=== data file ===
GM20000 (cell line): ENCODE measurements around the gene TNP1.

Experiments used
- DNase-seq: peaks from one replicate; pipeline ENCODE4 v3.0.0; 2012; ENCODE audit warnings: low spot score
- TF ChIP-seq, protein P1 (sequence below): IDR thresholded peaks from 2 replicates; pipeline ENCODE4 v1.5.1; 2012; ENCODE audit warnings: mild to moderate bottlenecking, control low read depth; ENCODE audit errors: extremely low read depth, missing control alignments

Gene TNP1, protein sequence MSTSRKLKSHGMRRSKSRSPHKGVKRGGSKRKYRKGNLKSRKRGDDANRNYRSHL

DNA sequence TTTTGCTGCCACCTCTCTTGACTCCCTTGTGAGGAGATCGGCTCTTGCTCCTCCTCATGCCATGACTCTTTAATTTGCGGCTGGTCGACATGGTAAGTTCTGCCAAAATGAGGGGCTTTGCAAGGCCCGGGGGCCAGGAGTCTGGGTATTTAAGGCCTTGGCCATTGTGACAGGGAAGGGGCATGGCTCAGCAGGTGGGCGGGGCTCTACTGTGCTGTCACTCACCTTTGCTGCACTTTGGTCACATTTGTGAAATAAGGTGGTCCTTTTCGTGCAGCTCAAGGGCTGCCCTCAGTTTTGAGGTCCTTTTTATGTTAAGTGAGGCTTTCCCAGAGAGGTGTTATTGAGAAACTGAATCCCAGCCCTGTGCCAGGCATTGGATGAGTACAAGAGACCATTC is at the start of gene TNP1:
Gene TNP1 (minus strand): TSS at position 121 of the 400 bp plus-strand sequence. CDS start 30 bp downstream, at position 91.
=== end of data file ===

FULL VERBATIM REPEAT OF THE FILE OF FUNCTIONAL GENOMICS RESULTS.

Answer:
GM20000 (cell line): ENCODE measurements around the gene TNP1.

Experiments used
- DNase-seq: peaks from one replicate; pipeline ENCODE4 v3.0.0; 2012; ENCODE audit warnings: low spot score
- TF ChIP-seq, protein P1 (sequence below): IDR thresholded peaks from 2 replicates; pipeline ENCODE4 v1.5.1; 2012; ENCODE audit warnings: mild to moderate bottlenecking, control low read depth; ENCODE audit errors: extremely low read depth, missing control alignments

Gene TNP1, protein sequence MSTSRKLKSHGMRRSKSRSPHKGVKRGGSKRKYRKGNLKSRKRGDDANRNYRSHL

DNA sequence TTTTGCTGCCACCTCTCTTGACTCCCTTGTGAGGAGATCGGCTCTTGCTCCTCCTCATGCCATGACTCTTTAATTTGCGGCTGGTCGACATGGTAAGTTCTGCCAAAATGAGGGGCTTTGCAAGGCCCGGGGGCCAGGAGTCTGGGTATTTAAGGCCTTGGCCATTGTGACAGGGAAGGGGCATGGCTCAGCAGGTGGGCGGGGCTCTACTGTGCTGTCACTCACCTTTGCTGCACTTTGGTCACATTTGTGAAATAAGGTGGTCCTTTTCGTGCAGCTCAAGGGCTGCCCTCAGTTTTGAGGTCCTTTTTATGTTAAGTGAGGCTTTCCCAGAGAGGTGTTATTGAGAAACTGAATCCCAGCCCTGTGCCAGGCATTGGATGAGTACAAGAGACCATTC is at the start of gene TNP1:
Gene TNP1 (minus strand): TSS at position 121 of the 400 bp plus-strand sequence. CDS start 30 bp downstream, at position 91.